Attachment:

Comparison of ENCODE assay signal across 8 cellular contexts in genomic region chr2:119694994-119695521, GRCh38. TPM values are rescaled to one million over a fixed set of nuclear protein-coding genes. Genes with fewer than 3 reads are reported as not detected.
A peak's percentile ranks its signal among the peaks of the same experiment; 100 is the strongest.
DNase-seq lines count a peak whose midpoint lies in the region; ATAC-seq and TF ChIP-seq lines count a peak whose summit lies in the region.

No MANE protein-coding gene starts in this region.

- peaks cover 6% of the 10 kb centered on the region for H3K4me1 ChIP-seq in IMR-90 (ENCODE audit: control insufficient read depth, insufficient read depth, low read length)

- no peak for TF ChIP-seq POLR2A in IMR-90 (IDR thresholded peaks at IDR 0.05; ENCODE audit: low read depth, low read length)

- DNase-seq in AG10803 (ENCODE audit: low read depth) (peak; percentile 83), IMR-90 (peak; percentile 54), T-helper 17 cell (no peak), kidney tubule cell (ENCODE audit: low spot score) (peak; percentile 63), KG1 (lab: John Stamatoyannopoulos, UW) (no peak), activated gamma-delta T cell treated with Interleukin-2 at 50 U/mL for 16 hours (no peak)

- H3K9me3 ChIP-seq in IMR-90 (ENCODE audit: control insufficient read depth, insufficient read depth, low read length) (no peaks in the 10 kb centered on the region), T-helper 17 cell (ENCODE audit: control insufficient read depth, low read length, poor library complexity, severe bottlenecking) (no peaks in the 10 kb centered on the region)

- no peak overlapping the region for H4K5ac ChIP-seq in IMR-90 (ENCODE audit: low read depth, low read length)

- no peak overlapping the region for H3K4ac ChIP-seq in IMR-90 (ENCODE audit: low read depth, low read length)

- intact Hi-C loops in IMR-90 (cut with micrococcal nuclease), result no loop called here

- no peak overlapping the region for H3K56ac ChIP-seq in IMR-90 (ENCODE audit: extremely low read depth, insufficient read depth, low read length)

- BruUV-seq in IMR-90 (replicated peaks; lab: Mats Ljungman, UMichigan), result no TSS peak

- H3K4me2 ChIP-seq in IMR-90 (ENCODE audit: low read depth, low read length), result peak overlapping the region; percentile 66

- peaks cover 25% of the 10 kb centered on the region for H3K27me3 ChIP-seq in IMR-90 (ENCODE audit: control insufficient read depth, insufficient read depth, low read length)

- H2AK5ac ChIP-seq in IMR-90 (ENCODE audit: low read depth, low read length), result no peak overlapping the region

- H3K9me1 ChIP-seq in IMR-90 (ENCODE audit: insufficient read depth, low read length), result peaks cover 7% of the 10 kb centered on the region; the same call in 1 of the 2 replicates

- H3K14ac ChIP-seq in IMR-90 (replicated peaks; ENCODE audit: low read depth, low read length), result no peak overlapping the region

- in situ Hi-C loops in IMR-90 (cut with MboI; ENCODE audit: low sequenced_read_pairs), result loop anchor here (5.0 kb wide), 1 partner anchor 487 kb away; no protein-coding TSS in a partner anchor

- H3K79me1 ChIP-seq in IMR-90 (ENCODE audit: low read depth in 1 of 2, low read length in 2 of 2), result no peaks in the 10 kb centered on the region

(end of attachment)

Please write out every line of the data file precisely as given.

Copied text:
Comparison of ENCODE assay signal across 8 cellular contexts in genomic region chr2:119694994-119695521, GRCh38. TPM values are rescaled to one million over a fixed set of nuclear protein-coding genes. Genes with fewer than 3 reads are reported as not detected.
A peak's percentile ranks its signal among the peaks of the same experiment; 100 is the strongest.
DNase-seq lines count a peak whose midpoint lies in the region; ATAC-seq and TF ChIP-seq lines count a peak whose summit lies in the region.

No MANE protein-coding gene starts in this region.

- peaks cover 6% of the 10 kb centered on the region for H3K4me1 ChIP-seq in IMR-90 (ENCODE audit: control insufficient read depth, insufficient read depth, low read length)

- no peak for TF ChIP-seq POLR2A in IMR-90 (IDR thresholded peaks at IDR 0.05; ENCODE audit: low read depth, low read length)

- DNase-seq in AG10803 (ENCODE audit: low read depth) (peak; percentile 83), IMR-90 (peak; percentile 54), T-helper 17 cell (no peak), kidney tubule cell (ENCODE audit: low spot score) (peak; percentile 63), KG1 (lab: John Stamatoyannopoulos, UW) (no peak), activated gamma-delta T cell treated with Interleukin-2 at 50 U/mL for 16 hours (no peak)

- H3K9me3 ChIP-seq in IMR-90 (ENCODE audit: control insufficient read depth, insufficient read depth, low read length) (no peaks in the 10 kb centered on the region), T-helper 17 cell (ENCODE audit: control insufficient read depth, low read length, poor library complexity, severe bottlenecking) (no peaks in the 10 kb centered on the region)

- no peak overlapping the region for H4K5ac ChIP-seq in IMR-90 (ENCODE audit: low read depth, low read length)

- no peak overlapping the region for H3K4ac ChIP-seq in IMR-90 (ENCODE audit: low read depth, low read length)

- intact Hi-C loops in IMR-90 (cut with micrococcal nuclease), result no loop called here

- no peak overlapping the region for H3K56ac ChIP-seq in IMR-90 (ENCODE audit: extremely low read depth, insufficient read depth, low read length)

- BruUV-seq in IMR-90 (replicated peaks; lab: Mats Ljungman, UMichigan), result no TSS peak

- H3K4me2 ChIP-seq in IMR-90 (ENCODE audit: low read depth, low read length), result peak overlapping the region; percentile 66

- peaks cover 25% of the 10 kb centered on the region for H3K27me3 ChIP-seq in IMR-90 (ENCODE audit: control insufficient read depth, insufficient read depth, low read length)

- H2AK5ac ChIP-seq in IMR-90 (ENCODE audit: low read depth, low read length), result no peak overlapping the region

- H3K9me1 ChIP-seq in IMR-90 (ENCODE audit: insufficient read depth, low read length), result peaks cover 7% of the 10 kb centered on the region; the same call in 1 of the 2 replicates

- H3K14ac ChIP-seq in IMR-90 (replicated peaks; ENCODE audit: low read depth, low read length), result no peak overlapping the region

- in situ Hi-C loops in IMR-90 (cut with MboI; ENCODE audit: low sequenced_read_pairs), result loop anchor here (5.0 kb wide), 1 partner anchor 487 kb away; no protein-coding TSS in a partner anchor

- H3K79me1 ChIP-seq in IMR-90 (ENCODE audit: low read depth in 1 of 2, low read length in 2 of 2), result no peaks in the 10 kb centered on the region